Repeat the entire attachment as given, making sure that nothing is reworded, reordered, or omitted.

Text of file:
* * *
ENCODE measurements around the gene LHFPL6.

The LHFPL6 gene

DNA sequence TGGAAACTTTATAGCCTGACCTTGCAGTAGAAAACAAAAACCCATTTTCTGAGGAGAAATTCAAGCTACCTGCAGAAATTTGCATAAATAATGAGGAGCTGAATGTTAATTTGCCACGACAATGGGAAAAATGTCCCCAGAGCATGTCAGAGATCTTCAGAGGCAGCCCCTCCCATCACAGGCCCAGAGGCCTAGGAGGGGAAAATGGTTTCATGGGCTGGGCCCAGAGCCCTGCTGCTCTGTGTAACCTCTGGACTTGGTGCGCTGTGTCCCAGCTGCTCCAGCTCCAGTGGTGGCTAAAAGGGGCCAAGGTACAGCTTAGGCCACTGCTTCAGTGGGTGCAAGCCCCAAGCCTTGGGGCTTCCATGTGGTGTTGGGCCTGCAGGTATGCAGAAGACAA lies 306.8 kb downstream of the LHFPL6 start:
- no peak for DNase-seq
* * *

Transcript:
ENCODE measurements around the gene LHFPL6.

The LHFPL6 gene

DNA sequence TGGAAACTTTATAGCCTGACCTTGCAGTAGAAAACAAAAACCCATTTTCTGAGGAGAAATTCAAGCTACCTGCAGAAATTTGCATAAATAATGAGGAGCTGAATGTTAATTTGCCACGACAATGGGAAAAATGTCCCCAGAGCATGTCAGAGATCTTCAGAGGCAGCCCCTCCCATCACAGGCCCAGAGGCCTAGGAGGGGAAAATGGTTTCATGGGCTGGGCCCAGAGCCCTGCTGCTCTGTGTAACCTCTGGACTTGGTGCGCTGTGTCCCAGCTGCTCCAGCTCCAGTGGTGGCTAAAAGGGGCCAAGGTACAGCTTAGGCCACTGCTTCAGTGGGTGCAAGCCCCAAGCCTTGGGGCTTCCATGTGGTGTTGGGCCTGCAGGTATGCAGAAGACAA lies 306.8 kb downstream of the LHFPL6 start:
- no peak for DNase-seq